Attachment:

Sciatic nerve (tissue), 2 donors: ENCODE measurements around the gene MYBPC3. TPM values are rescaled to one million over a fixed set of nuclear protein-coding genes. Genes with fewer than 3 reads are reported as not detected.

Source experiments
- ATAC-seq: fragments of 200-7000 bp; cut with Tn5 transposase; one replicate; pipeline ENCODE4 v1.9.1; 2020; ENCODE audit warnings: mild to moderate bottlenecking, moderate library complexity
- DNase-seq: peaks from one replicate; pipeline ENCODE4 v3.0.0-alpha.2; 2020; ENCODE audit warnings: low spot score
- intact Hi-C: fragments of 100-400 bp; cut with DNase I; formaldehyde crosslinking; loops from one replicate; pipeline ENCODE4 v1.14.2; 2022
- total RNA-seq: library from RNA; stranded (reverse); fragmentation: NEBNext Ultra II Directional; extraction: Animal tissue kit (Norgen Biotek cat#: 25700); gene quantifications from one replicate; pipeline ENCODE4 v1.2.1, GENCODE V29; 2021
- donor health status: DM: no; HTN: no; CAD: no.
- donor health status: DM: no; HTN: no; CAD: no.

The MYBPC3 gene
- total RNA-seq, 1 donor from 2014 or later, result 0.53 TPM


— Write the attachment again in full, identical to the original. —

Sciatic nerve (tissue), 2 donors: ENCODE measurements around the gene MYBPC3. TPM values are rescaled to one million over a fixed set of nuclear protein-coding genes. Genes with fewer than 3 reads are reported as not detected.

Source experiments
- ATAC-seq: fragments of 200-7000 bp; cut with Tn5 transposase; one replicate; pipeline ENCODE4 v1.9.1; 2020; ENCODE audit warnings: mild to moderate bottlenecking, moderate library complexity
- DNase-seq: peaks from one replicate; pipeline ENCODE4 v3.0.0-alpha.2; 2020; ENCODE audit warnings: low spot score
- intact Hi-C: fragments of 100-400 bp; cut with DNase I; formaldehyde crosslinking; loops from one replicate; pipeline ENCODE4 v1.14.2; 2022
- total RNA-seq: library from RNA; stranded (reverse); fragmentation: NEBNext Ultra II Directional; extraction: Animal tissue kit (Norgen Biotek cat#: 25700); gene quantifications from one replicate; pipeline ENCODE4 v1.2.1, GENCODE V29; 2021
- donor health status: DM: no; HTN: no; CAD: no.
- donor health status: DM: no; HTN: no; CAD: no.

The MYBPC3 gene
- total RNA-seq, 1 donor from 2014 or later, result 0.53 TPM